Playing cards evolved from a variety of gambling games established in the Middle East and Asia, including chess and backgammon. Among the oldest known card decks is the “Marmalukes of Egypt,” a set marked with swords, cups, coins, and polo sticks.
Cards arrived in Europe sometime in the late 14th century, likely passing through the major port of Venice. A key piece of evidence in this theory is a 15th-century document called the "Chronicles of Viterbo," which indicates that playing cards with various numbers and suit designs arrived in Italy in 1379. These cards may have been brought by North African Moors, whose influence on southern Europe was strong at this time. But where the Moors got playing cards, or whether they invented them at all, is a good deal less clear.
The earliest surviving playing cards date from the 15th century, bearing images of animals, plants, birds, and flowers. During the Medieval era, cards were associated with sorcery and black magic, and often a full deck was thrown into the fire before a witch burning.
By about 1500, three main suit systems had evolved: Latin (including Italian, Spanish, and Portuguese); Germanic (German, Austrian, and Swiss), and French. French cards established the suit system that is most common today, featuring hearts, diamonds, clubs, and spades. In contrast, German decks were marked with hearts, acorns, leaves, and harkbells, while Spanish cards used coins, cups, swords, and batons to delineate suits.
The French also established today’s court ranking of king, queen, and valet or knave. Originally, the king was the top-ranking card, though games began giving the highest status to the ace by the 17th century. In 1565, Frenchman Pierre Marechal illustrated the set of reversible court cards with intricate designs showing figures turning to the side and holding weaponry, scepters, and flowers. This imagery would later be copied by most British and American manufacturers, and evolved into the standard characters seen on face cards today.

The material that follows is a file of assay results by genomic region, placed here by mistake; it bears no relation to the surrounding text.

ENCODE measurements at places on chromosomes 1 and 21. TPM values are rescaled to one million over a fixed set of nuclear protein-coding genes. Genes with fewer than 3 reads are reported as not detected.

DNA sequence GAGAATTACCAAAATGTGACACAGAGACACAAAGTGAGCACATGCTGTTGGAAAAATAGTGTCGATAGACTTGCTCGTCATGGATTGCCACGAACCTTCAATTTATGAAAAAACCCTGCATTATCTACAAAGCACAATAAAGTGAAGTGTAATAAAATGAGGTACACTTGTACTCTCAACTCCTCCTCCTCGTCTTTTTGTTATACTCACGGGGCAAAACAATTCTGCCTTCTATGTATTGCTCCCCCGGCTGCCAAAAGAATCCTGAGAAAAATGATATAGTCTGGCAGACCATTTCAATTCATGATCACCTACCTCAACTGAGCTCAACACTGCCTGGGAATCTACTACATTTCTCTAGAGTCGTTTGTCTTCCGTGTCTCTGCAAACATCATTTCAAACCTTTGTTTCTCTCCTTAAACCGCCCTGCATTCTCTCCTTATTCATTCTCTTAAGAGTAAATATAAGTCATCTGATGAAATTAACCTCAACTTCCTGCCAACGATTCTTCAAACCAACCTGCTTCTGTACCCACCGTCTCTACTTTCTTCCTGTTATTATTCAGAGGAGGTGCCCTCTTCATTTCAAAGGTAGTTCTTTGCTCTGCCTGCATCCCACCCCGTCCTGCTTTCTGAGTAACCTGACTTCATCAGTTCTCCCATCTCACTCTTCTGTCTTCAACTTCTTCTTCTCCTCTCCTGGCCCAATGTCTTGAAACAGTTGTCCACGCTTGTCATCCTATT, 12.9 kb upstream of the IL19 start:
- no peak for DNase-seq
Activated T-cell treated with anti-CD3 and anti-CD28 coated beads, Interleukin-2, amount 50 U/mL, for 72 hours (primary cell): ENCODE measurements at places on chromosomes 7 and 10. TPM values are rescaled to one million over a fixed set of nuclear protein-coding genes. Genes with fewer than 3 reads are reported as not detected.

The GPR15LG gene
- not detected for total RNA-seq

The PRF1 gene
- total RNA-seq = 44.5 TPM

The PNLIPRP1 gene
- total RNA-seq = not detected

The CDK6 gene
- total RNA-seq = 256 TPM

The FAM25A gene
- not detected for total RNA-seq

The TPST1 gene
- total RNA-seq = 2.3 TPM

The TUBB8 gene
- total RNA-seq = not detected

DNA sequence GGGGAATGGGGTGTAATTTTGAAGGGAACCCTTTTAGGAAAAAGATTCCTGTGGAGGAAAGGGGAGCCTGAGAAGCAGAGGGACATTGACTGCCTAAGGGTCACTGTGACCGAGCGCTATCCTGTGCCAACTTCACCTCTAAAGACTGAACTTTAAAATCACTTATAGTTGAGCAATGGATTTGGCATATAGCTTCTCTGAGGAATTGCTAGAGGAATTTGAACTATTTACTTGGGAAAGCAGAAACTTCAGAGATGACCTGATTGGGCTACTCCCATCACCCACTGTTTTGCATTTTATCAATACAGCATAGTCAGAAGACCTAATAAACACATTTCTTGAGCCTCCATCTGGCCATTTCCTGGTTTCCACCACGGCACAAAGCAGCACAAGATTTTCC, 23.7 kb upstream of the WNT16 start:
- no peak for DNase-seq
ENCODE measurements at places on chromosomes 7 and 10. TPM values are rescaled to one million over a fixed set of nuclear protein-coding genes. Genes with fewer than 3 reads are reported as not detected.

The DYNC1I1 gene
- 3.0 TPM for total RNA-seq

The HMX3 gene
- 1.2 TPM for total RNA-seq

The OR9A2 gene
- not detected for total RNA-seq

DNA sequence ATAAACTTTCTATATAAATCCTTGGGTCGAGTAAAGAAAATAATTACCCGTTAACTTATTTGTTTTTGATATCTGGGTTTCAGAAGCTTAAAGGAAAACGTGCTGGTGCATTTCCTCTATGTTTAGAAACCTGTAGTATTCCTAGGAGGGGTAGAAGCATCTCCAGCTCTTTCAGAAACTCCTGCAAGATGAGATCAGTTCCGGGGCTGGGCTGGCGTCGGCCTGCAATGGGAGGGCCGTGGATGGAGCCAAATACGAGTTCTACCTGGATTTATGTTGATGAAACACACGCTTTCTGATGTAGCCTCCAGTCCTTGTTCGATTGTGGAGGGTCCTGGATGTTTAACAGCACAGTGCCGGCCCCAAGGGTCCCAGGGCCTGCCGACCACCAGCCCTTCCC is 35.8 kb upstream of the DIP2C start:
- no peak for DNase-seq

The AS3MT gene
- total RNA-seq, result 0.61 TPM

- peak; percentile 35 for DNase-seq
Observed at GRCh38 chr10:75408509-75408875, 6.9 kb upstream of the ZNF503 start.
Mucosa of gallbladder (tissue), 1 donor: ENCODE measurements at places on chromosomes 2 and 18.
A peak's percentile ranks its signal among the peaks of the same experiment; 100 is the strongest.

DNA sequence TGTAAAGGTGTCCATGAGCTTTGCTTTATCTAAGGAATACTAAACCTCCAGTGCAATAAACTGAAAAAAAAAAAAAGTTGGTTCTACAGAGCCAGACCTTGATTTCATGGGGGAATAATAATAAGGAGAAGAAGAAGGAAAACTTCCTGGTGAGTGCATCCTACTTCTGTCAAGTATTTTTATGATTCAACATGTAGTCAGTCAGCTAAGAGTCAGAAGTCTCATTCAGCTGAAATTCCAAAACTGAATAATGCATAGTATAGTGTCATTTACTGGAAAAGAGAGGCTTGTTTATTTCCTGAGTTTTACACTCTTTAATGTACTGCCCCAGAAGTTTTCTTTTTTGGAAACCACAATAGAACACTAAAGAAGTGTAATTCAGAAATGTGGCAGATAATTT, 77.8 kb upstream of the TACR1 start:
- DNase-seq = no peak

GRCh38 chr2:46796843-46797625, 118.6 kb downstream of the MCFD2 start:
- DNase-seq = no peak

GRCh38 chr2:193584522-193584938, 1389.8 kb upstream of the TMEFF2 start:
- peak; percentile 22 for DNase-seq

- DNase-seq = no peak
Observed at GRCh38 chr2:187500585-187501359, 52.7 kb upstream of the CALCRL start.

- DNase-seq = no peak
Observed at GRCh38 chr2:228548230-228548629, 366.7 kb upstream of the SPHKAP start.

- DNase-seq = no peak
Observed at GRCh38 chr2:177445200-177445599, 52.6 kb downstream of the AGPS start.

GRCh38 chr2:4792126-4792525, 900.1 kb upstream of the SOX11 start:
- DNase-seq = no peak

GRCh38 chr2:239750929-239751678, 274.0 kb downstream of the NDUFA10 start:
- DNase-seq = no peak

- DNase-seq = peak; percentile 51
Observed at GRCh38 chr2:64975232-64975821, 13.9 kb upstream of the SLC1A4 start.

These early playing cards were hand-painted, often with gilt detailing, and designed to be beautiful objects. Meant for gambling as well as playing games of skill, they also typically incorporated symbols or mnemonics to represent knowledge ranging from botany to heraldry, cosmology to geography.
During the 1700s, Edmond Hoyle got his start by tutoring affluent players in the art of “Whisk,” the most popular card game in England at the time. Hoyle printed a manuscript on ...
Beginning in 1765, British cards had to be labeled with a tax stamp on one of the cards in the deck, usually the ace of spades. These revenue stamps were designed as a “sin” tax, like those given to alcohol or tobacco, and this procedure continued up through 1965.